Very few people are really aware of how many or, depending on the situation, how few kilocalories we burn every day and how much energy we need in the form of food. Although sport is an essential factor for effective weight control, it is often overestimated in terms of calorie consumption.
Balance burning and eating
How to calculate your energy consumption
Our body is an engine that needs to be regularly fed with energy in order to function. Carbohydrates, fats and proteins – the body converts these food building blocks into glucose, fatty acids and amino acids to fuel the organs. The amount of calories needed to maintain basic vital functions is called the basal metabolic rate. People with a high basal metabolic rate are among the lucky ones who can eat without worrying about gaining weight. Because the higher a person’s basal metabolic rate, the better they utilize the energy from the food. People with a high basal metabolic rate therefore have fewer problems with obesity than people with a low basal metabolic rate.
Modest basal metabolic rate
If we lounged on the sofa all day, the basal metabolic rate of an adult would be between 1,300 and 1,800 kilocalories, depending on how heavy and old he or she is. This is roughly equivalent to the amount of energy contained in two sausages and French fries. Most of the calories are consumed solely by the liver, kidneys, heart and skeletal muscles.
At rest, the liver and muscles together require more than 50 percent of the energy supplied. But the brain also devours 18 percent of the basal metabolic rate every day, which is roughly equivalent to the energy of two bananas.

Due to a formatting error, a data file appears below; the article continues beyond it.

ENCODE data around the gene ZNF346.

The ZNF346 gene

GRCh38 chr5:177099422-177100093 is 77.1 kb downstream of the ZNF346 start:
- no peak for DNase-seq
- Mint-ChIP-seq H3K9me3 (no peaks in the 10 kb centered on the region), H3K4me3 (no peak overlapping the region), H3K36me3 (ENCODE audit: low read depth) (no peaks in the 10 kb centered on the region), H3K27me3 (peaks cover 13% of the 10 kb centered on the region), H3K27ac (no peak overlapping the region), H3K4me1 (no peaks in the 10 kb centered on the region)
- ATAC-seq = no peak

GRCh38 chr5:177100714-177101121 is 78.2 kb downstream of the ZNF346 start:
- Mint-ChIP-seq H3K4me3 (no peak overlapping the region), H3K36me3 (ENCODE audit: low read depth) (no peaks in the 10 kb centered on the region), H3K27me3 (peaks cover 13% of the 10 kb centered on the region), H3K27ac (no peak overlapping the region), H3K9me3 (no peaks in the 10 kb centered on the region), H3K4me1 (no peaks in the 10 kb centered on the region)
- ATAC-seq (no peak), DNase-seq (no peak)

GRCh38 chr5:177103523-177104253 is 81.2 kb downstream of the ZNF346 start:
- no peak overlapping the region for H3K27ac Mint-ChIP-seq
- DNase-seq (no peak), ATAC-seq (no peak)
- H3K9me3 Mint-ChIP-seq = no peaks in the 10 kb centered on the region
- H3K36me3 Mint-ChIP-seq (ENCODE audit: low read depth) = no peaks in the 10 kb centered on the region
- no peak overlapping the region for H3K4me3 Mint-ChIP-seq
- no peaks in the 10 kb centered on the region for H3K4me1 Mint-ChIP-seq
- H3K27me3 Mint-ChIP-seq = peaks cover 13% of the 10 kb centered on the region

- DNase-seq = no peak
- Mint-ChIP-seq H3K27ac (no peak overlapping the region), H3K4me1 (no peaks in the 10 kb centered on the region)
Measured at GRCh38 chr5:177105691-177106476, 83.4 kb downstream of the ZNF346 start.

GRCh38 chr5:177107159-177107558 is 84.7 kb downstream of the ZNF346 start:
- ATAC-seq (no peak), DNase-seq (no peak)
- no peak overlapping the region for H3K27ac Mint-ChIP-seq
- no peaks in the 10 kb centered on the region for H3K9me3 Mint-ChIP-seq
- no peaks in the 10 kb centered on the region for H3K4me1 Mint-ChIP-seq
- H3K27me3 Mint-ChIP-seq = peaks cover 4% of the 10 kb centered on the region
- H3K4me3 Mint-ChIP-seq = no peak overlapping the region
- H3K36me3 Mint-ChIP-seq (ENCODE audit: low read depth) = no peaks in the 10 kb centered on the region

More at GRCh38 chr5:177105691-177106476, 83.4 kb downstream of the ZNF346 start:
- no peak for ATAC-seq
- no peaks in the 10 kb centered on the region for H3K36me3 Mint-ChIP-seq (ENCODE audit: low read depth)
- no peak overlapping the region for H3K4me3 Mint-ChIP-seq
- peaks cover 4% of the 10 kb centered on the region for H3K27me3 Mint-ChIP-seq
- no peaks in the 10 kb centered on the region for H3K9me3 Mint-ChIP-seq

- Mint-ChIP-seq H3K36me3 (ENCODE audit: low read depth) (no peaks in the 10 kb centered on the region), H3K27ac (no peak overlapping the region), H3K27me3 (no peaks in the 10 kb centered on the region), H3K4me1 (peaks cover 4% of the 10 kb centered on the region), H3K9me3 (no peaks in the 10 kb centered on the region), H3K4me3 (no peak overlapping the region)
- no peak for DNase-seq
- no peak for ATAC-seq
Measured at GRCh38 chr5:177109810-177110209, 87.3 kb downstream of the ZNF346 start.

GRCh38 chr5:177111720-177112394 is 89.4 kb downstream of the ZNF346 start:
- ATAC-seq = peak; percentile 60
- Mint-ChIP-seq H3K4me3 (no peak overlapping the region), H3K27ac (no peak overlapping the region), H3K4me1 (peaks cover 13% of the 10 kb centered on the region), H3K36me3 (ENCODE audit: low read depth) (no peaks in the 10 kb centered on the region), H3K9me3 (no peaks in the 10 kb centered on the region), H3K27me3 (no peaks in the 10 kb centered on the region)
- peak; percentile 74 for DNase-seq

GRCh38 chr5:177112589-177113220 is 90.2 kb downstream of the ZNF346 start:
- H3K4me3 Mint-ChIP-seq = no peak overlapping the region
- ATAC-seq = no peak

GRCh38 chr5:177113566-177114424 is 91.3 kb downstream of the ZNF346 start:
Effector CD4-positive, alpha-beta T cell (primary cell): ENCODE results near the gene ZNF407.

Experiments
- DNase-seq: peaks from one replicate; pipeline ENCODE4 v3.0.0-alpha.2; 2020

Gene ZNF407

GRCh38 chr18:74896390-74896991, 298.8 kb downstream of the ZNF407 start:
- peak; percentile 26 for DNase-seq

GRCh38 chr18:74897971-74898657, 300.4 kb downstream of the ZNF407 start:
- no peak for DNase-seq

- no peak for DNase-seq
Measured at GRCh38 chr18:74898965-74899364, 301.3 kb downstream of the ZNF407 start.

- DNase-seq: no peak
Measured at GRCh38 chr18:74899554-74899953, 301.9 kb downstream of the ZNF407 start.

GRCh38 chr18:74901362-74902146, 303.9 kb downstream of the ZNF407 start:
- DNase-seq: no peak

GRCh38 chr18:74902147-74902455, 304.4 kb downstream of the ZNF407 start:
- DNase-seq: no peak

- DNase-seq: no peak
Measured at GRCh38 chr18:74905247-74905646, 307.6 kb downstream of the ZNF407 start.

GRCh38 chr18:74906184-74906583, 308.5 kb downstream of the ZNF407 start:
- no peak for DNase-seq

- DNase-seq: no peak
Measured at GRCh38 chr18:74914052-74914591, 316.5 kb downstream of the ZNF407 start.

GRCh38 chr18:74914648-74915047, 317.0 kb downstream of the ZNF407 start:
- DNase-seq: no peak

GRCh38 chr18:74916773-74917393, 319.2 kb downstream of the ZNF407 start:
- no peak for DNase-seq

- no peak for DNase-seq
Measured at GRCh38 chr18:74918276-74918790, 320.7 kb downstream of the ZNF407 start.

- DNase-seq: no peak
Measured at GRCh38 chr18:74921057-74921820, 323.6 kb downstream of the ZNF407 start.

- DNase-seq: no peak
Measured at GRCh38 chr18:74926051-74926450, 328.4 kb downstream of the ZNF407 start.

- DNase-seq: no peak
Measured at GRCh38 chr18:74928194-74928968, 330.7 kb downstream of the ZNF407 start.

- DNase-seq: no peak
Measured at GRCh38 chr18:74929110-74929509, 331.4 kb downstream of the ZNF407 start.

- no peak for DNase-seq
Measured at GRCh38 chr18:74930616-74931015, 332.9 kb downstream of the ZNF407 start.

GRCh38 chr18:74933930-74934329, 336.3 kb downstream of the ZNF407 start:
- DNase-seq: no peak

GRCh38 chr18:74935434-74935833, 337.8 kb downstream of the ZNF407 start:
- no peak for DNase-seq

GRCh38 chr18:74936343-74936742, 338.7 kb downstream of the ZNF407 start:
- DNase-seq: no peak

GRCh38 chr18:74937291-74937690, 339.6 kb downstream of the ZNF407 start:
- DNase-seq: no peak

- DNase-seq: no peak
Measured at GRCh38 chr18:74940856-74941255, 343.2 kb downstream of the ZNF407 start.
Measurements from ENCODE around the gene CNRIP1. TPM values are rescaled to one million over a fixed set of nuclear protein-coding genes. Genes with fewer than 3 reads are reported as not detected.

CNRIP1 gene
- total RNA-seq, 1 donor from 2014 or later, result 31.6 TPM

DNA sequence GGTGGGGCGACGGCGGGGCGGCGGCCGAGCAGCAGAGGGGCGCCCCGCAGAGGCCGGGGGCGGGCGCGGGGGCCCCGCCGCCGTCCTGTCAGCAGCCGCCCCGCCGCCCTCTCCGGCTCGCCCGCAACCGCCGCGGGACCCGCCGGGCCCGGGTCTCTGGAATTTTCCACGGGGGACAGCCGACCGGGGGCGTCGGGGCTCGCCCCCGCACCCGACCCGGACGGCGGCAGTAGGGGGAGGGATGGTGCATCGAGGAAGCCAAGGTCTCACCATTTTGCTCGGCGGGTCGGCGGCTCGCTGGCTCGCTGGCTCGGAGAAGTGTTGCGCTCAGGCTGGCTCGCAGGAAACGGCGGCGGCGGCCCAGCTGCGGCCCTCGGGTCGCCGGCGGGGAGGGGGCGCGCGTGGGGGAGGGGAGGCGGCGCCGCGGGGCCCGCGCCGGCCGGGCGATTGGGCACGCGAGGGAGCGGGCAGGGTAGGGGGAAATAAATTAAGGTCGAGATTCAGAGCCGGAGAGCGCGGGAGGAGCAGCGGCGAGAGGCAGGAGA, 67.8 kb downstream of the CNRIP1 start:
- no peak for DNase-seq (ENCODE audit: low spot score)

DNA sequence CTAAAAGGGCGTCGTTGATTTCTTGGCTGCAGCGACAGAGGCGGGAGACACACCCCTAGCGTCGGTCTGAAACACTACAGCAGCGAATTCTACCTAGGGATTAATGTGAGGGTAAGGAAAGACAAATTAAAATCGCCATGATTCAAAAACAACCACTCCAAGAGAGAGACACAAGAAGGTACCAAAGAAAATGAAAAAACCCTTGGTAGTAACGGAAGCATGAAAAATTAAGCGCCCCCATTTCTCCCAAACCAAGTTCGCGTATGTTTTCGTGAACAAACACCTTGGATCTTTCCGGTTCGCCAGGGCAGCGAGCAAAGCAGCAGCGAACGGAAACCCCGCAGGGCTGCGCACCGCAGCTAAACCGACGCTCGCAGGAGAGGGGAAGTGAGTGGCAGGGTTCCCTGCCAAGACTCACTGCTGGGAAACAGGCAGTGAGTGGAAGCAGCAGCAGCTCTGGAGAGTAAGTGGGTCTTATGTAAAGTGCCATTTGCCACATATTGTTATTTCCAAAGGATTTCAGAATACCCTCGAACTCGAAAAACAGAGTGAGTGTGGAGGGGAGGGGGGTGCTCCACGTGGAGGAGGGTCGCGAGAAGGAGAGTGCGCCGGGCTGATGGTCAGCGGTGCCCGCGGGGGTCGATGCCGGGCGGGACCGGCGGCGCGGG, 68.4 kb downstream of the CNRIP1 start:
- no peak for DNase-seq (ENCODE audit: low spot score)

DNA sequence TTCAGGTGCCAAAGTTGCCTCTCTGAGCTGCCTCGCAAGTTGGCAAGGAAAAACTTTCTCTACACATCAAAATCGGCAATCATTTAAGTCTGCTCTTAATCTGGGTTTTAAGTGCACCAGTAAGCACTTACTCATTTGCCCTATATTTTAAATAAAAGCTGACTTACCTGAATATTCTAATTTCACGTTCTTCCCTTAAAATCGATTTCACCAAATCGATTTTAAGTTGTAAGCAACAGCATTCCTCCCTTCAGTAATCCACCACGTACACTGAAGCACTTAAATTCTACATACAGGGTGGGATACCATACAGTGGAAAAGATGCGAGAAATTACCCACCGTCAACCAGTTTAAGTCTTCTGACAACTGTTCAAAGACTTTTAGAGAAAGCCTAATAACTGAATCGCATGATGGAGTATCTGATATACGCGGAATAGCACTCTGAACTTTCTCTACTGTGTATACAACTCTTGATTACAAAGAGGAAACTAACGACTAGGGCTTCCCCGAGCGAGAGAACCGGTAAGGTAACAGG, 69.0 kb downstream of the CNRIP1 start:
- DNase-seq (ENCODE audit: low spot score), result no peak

The average basal metabolic rate can be roughly determined using the “Harris Benedict formula”, which reads:
- Men: Basal Metabolic Rate = 66.5 + (13.7x weight in kg) + (5x height in cm) – (6.8x age).
- Women: Basal Metabolic Rate = 655.1 + (9.6x weight in kg) + (1.8x height in cm) – (4.7x age).
According to this formula, a 50-year-old, 1.80 meter tall, 80 kilogram man has a basal metabolic rate of 1722 kilocalories per day. A 50-year-old, 1.60 meter and 60 kilogram woman has 1294 kilocalories. If they do not increase how much they burn, they cannot eat much before being at a caloric surplus.
If you want to know exactly, you can have your individual basal metabolic rate professionally measured. The results for men and women usually differ considerably. If two people are the same age, weigh the same and are of the same sex, this does not mean that their basal metabolic rate is identical. In addition to height, gender, weight and age, it also depends on how much muscle and fat the body contains. Temperature and air pressure, stress hormones and thyroid gland as well as genetic factors also influence the basal metabolic rate.
1. Weight and height
Large and heavy people have a higher basal metabolic rate in absolute terms than small, light people. This makes sense because they have more mass to support and their organs are larger. So more energy is needed to regulate the body’s functions. Relatively speaking, shorter people have a higher basal metabolic rate. This is because they have a proportionally larger body surface area and therefore require more energy to generate heat.
Men have a higher basal metabolic rate than women because of their larger muscle mass.
Young people have a slightly higher basal metabolic rate than older people. Because muscle mass decreases with age and metabolism slows, basal metabolic rate decreases by about three percent per decade of life after age 30. So a 50-year-old uses less energy at rest than a 20-year-old, even if both weigh the same and are the same size. In order to prevent ourselves from gaining weight as we age, we must therefore either change our eating habits in the long term, do more sport – or build up new muscles.